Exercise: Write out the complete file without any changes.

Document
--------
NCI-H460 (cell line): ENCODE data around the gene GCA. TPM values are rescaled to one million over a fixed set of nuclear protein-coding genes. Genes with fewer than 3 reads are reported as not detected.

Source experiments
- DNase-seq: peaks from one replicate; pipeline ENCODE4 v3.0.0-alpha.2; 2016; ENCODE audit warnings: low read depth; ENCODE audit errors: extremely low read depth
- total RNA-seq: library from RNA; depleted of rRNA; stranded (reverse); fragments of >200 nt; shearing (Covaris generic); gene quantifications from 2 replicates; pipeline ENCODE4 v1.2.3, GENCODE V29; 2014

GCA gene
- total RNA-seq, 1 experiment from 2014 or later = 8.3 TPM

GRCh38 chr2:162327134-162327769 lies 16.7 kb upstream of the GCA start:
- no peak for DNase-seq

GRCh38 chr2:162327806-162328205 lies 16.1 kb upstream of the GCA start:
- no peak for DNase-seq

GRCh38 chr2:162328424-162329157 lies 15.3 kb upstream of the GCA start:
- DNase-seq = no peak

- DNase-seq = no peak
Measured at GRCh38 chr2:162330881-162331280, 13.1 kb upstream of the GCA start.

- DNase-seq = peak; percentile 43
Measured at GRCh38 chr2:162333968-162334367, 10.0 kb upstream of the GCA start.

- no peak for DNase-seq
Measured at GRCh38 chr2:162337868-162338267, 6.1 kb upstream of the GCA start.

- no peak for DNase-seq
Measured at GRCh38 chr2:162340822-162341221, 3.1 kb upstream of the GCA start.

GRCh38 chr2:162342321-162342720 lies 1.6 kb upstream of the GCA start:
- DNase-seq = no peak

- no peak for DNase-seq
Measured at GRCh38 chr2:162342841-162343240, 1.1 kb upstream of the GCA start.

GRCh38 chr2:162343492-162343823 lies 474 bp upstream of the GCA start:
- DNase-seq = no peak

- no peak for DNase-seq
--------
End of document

NCI-H460 (cell line): ENCODE data around the gene GCA. TPM values are rescaled to one million over a fixed set of nuclear protein-coding genes. Genes with fewer than 3 reads are reported as not detected.

Source experiments
- DNase-seq: peaks from one replicate; pipeline ENCODE4 v3.0.0-alpha.2; 2016; ENCODE audit warnings: low read depth; ENCODE audit errors: extremely low read depth
- total RNA-seq: library from RNA; depleted of rRNA; stranded (reverse); fragments of >200 nt; shearing (Covaris generic); gene quantifications from 2 replicates; pipeline ENCODE4 v1.2.3, GENCODE V29; 2014

GCA gene
- total RNA-seq, 1 experiment from 2014 or later = 8.3 TPM

GRCh38 chr2:162327134-162327769 lies 16.7 kb upstream of the GCA start:
- no peak for DNase-seq

GRCh38 chr2:162327806-162328205 lies 16.1 kb upstream of the GCA start:
- no peak for DNase-seq

GRCh38 chr2:162328424-162329157 lies 15.3 kb upstream of the GCA start:
- DNase-seq = no peak

- DNase-seq = no peak
Measured at GRCh38 chr2:162330881-162331280, 13.1 kb upstream of the GCA start.

- DNase-seq = peak; percentile 43
Measured at GRCh38 chr2:162333968-162334367, 10.0 kb upstream of the GCA start.

- no peak for DNase-seq
Measured at GRCh38 chr2:162337868-162338267, 6.1 kb upstream of the GCA start.

- no peak for DNase-seq
Measured at GRCh38 chr2:162340822-162341221, 3.1 kb upstream of the GCA start.

GRCh38 chr2:162342321-162342720 lies 1.6 kb upstream of the GCA start:
- DNase-seq = no peak

- no peak for DNase-seq
Measured at GRCh38 chr2:162342841-162343240, 1.1 kb upstream of the GCA start.

GRCh38 chr2:162343492-162343823 lies 474 bp upstream of the GCA start:
- DNase-seq = no peak

- no peak for DNase-seq